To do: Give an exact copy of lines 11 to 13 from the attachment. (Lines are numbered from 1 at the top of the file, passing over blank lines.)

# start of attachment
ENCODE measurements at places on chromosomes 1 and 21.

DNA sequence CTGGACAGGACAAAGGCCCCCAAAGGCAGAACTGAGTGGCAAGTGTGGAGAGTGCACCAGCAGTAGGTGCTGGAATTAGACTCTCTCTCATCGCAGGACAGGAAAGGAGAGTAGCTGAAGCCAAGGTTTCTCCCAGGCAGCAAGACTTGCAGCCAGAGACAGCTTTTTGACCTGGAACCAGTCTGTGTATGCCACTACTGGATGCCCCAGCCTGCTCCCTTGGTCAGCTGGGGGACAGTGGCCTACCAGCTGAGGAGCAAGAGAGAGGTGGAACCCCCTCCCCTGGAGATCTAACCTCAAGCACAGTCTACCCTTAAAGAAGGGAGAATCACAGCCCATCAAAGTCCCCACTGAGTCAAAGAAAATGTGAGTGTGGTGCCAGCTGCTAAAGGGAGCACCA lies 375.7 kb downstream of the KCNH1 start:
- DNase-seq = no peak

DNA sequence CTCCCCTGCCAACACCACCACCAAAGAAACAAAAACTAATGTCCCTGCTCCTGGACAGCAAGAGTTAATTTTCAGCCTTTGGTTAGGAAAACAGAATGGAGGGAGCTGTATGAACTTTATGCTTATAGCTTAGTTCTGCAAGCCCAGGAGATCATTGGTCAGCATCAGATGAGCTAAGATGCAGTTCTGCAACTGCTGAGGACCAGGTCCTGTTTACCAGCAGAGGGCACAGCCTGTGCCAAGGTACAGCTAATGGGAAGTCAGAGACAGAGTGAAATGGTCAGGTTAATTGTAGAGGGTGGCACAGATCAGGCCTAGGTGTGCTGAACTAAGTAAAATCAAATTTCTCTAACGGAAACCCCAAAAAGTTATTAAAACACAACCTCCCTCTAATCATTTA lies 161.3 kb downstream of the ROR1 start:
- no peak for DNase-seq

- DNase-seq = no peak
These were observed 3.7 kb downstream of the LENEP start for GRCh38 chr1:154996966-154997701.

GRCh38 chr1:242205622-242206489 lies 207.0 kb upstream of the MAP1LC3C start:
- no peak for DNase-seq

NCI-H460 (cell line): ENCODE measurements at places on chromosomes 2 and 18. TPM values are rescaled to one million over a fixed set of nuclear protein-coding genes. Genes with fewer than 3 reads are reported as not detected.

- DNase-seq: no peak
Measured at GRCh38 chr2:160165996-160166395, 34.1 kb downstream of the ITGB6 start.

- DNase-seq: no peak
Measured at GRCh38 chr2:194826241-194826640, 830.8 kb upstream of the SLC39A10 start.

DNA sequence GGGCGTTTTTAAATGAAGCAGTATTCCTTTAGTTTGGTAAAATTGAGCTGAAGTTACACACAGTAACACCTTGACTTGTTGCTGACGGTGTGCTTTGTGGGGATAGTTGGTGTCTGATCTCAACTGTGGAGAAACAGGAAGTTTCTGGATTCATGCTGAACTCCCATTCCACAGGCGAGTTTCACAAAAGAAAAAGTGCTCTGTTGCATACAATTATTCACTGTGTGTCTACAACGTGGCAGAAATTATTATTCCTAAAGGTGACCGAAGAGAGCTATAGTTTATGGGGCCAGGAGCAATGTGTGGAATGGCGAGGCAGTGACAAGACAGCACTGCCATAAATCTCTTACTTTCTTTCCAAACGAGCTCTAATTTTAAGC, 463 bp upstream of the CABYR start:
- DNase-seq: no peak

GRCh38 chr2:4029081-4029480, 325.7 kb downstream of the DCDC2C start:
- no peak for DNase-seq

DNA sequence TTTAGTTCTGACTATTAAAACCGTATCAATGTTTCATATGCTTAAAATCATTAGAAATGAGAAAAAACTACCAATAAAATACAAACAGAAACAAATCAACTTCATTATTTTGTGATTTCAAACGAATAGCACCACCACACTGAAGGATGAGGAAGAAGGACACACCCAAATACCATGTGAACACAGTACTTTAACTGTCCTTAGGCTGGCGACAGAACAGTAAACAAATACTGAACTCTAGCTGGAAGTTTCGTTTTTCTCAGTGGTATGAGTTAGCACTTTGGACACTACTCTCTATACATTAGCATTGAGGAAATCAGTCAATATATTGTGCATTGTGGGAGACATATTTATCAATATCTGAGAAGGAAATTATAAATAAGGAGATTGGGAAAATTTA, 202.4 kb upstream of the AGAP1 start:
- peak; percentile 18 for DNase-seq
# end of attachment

- DNase-seq: no peak
Measured at GRCh38 chr2:160165996-160166395, 34.1 kb downstream of the ITGB6 start.

- DNase-seq: no peak